# More 4-way-9s for the lounge

Dec 5, 2006 1:19 AM

The last few weeks we’ve discussed 4-way-9s, and I want to revisit the subject this week. As you recall, I published a rather complete list of 4-way-9s, and the following tickets and their attendant odds were part of the list:

 Ticket 9/9 8/9 7/9 4-3-3-2-2 349,542 8,114.80 477.78 4-4-3-2-2 349,094 8,032.88 466.30 4-3-3-3-2 345,921 7,817.01 446.36 4-4-3-3-2 345,729 7,793.25 445.97

These tickets are curiosities, and if not twins are certainly siblings or at least cousins. They range from 14 to 16 spots, and they all consist of groups of fours, threes, and twos. As 4-way-9s, they are all fine tickets to play, among the best. Although the 4-3-3-3-2 belongs here among its relatives, we’ll ignore it this week, as it is an analogue, a variation, of the famous 6-3-3-3 4-way-9 (the field of six is merely split into a 4-2) that we have previously discussed at length.

The remaining three tickets consist of 14, 15, and 16 spots respectfully. All of them consist of groups of 4, 3, and 2. As you recall, a field ticket is a ticket that has one group of a particular size that combines with other groups to make ways. These are all field tickets. The 14-spot has a field of 4, the 15-spot has a field of 3, and the 16-spot has a field of 2.

We note, once again, that as we move from 14 to 15 to 16-spots, the frequency of wins becomes increasingly more favorable to the player. In other words, the more spots the better. This should not be surprising, as the chances of hitting 9 out of 16 are one in 172,715 while the chances of hitting 9 out of 14 are one in 2,703,042, about 15 times as hard.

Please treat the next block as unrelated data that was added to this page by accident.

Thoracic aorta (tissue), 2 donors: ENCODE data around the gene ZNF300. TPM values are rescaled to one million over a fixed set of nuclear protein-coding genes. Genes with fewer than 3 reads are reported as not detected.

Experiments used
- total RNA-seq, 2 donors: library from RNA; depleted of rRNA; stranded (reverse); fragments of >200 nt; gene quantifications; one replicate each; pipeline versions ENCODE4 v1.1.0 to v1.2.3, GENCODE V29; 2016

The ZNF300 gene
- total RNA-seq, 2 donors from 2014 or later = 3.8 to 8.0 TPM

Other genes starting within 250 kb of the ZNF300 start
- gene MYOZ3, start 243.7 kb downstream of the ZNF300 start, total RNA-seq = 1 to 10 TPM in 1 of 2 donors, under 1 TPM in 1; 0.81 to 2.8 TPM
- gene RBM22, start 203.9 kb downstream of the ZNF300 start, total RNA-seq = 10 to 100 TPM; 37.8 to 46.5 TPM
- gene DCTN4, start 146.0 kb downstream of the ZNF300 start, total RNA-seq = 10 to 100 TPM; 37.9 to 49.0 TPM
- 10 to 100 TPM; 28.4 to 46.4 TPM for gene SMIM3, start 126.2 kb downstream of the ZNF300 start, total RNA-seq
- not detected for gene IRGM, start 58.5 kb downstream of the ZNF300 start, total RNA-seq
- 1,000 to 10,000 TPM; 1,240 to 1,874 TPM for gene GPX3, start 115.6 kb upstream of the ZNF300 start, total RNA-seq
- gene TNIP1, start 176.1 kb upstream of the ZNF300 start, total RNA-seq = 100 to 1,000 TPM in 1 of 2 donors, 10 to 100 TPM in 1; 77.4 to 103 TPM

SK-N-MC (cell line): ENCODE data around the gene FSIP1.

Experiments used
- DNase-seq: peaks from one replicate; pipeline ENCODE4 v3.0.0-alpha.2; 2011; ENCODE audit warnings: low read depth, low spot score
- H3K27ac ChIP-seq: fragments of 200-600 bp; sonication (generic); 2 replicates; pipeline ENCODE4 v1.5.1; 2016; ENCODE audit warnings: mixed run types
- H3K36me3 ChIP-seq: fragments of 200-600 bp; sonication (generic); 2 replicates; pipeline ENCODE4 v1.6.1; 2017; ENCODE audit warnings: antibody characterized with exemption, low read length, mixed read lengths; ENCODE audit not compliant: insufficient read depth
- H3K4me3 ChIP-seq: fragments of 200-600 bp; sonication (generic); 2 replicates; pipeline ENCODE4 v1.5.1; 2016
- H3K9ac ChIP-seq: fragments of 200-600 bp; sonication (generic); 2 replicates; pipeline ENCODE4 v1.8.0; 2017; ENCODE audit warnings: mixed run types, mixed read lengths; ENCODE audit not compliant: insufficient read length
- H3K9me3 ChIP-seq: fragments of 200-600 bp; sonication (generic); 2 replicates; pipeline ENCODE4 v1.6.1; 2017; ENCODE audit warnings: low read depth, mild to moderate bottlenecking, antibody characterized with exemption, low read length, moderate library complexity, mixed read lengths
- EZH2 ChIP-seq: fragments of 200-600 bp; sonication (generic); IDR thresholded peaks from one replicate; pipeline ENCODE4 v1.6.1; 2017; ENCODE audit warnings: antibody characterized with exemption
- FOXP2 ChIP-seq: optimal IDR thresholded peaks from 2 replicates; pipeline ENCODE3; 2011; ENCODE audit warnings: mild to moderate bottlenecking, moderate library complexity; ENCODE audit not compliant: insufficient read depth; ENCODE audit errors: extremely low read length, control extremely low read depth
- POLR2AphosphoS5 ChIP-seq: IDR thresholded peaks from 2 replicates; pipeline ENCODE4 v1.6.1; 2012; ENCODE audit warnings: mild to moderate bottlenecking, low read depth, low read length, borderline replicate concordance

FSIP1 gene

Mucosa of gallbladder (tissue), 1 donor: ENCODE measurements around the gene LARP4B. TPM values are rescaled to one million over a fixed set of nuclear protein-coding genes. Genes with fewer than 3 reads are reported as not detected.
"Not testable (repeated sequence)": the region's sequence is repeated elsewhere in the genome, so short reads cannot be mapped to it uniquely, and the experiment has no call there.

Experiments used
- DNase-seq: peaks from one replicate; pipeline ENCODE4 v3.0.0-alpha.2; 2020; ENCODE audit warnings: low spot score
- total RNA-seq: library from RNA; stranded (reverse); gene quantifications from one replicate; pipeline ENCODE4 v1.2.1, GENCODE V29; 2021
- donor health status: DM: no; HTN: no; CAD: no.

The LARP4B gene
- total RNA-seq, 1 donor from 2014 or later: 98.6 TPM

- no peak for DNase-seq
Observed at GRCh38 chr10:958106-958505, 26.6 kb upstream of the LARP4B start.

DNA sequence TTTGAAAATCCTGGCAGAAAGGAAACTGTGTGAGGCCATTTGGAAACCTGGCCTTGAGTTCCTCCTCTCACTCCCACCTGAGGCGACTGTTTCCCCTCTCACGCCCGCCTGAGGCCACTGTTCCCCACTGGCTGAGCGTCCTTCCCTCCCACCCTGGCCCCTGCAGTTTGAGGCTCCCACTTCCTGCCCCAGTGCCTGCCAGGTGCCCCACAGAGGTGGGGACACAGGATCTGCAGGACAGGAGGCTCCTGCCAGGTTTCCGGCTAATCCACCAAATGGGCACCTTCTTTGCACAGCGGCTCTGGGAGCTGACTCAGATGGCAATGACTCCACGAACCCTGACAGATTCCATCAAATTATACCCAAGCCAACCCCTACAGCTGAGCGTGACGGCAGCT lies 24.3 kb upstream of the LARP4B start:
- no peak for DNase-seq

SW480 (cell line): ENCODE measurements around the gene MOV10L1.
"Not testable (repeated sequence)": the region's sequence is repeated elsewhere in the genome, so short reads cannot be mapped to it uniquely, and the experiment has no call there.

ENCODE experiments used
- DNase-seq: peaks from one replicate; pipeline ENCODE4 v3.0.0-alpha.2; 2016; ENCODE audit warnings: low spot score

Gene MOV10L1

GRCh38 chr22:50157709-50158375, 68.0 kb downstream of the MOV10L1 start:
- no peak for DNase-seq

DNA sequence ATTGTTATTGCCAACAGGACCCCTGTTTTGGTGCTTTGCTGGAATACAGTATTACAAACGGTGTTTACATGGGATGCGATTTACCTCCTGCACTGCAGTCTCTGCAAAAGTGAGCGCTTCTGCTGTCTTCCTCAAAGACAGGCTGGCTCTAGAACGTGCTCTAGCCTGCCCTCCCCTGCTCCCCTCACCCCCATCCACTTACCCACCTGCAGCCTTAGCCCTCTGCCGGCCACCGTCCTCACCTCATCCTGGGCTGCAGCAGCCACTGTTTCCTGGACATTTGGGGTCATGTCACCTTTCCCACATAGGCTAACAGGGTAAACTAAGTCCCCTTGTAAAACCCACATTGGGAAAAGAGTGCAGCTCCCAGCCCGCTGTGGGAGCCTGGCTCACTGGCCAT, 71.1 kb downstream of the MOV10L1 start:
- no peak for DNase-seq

On all three of these tickets, the field is a component of all 4-way-9s, and it is worth noting that a field of two is much easier to hit solid than a field of three or four. All these tickets are a variety of what I call "criss-cross" tickets, because two different size groups combine, along with the field group, to make a nine in a criss-cross manner. In this respect they all share a simple elegance.

I would not hesitate to play any of these tickets, and my choice of tickets in any case would be based upon the decision to play some additional ways. For instance, the 14-spot has a 4-way-5, while the 16-spot has a 2-way-5. If I wanted to play some fives, I might go with the 14-spot.

But tonight I just want to play the nines, so I’ll play the 16-spot. I am aware that the ticket has two straight eights on it, the 4-4 and the 3-3-2. Danger! Danger! If I play only the nines, it is possible to hit a solid eight without winning a dime, and I cannot contemplate that possibility! I must cover the eights for insurance.

Well, that’s it for now. Good luck! I’ll see you in line! email: [email protected]